Thursday, October 19, 2000
Steamboat Springs After struggling through most of the new millennium with a short staff and a heavy workload, the planning department will finally have a full staff starting Jan. 1, 2001. Planning Director Wendie Schulenberg hired a Seattle planner to fill the city's assistant director position, a spot that had been vacant for more than a year.
"It's been a very big struggle and I think the department is finally feeling like we're starting to see the light at the end of the tunnel with our new hires," Schulenberg said.
The planner, Timothy McHarg, will begin work about Jan. 1. He has been employed at a private planning consulting firm in Seattle called Madrona Planning, which works primarily with city and county governments. Though he enjoyed his role in the consulting firm, McHarg said he wanted to get back to city planning, where he will be able to see the longer-term implications of his work.
"Essentially, being a consultant, it's somewhat difficult to work on projects from the initial development stages," McHarg said. "This job will give me a longer-term perspective and let me see some of the efforts of our labors. It's an opportunity to get back to something I did for awhile and wanted to get back to."
McHarg has also worked in the public housing authority in Walla Walla, Wash., where, among other accomplishments, he developed proposals for affordable housing projects. He said is excited to work on affordable housing issues here in Steamboat Springs.
His job, however, will consist primarily of managing the day-to-day operations of the department, including processing development permits and conducting project reviews.
Because of McHarg's experience with local government, Schulenberg is confident he will be able to hit the ground running.
"He has a good deal of management experience and really showed his abilities in the assessment process," Schulenberg said.
In his Seattle job, McHarg supervised two associate planners and managed the Seattle branch office of the company. That experience made him stand out to the review committee, Schulenberg said. One of the other finalists for the position was Acting Assistant Planning Director Scott Woodford. Schulenberg said Woodford is highly qualified and did well in the review process but simply did not have enough managerial experience for the assistant director position.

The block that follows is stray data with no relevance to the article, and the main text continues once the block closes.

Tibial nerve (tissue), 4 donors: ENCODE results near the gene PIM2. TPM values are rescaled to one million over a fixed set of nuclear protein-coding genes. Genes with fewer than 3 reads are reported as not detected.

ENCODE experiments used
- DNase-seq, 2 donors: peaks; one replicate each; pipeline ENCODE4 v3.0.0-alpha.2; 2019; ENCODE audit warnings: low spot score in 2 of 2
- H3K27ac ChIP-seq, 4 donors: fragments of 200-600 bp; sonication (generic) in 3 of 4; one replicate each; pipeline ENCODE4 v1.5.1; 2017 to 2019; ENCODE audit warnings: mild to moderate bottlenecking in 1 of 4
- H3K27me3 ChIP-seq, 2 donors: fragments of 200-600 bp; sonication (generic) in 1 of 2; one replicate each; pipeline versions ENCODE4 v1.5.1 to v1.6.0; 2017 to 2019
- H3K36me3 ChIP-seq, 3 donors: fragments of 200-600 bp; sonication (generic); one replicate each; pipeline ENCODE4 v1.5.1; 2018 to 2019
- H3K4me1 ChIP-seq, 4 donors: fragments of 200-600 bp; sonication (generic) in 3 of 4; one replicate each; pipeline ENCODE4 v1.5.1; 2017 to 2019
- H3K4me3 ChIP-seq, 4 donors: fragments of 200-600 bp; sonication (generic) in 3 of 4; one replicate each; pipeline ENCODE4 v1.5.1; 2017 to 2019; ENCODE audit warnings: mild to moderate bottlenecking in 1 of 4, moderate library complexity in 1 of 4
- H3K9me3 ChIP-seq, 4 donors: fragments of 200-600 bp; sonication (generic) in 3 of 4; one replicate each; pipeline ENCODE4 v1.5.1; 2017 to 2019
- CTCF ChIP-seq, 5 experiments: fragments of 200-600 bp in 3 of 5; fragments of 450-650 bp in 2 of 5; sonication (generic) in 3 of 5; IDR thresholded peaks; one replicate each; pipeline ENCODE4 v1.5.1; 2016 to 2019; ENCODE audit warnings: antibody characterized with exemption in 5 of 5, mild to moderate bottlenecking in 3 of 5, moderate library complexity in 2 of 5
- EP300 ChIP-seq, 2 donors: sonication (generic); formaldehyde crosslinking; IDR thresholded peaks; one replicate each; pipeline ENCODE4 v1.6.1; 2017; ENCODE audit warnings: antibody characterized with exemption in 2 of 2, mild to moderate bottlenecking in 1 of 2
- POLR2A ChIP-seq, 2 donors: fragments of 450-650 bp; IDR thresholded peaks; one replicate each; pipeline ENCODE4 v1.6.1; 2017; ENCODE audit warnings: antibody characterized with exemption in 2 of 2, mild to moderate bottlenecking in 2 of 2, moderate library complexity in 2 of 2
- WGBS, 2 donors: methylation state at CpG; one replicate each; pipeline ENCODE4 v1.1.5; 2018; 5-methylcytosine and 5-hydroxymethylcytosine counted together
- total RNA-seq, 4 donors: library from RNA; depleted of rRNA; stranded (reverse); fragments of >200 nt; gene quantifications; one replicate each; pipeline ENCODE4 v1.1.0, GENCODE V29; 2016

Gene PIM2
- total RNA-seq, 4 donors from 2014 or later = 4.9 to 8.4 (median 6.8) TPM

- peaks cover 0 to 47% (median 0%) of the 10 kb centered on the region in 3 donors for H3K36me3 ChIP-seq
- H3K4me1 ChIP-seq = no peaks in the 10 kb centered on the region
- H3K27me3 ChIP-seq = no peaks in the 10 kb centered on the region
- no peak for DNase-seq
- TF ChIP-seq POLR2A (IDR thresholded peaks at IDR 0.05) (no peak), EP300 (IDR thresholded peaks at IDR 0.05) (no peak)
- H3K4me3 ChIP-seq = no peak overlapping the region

President of Madrona Planning Richard Sepler spoke highly of McHarg's efforts at the company.
"He has a strong, guiding principle of serving the public interest, tempered with an understanding of implications on the private sector," Sepler said. He said he thinks McHarg will adjust well to a job in city government because much of his work in the past has been with the public sector. About 95 percent of the projects Madrona works on are for the public sector. McHarg tackled a number of major city projects as a senior planner with Madrona, even helping develop part of the city of Seattle's comprehensive plan, according to his resume.
The last assistant director, Brian Grubb, departed in August 1999. For more than a year now, the planning department has gone without an assistant planning director, attempting with a short staff to deal with such major projects as the Community Development Code and piles of development applications. When the workload and the prospect of trying to hire people for three positions became too much, city officials decided to place a moratorium on major development permits.
The moratorium on major development permit applications, beginning on Aug. 7, was established through an emergency City Council ordinance as an attempt to deal with the personnel shortage. It affected developers seeking permits to build new commercial buildings, residential subdivisions, condominium and townhome projects and industrial buildings, among others.
The planning tech has already begun working and the planner 1, Tom Leeson of Clarion & Associates, will start Nov. 6. Leeson is currently working on the Community Development Code for Clarion and Associates and his departure may delay the code's completion, Schulenberg said.
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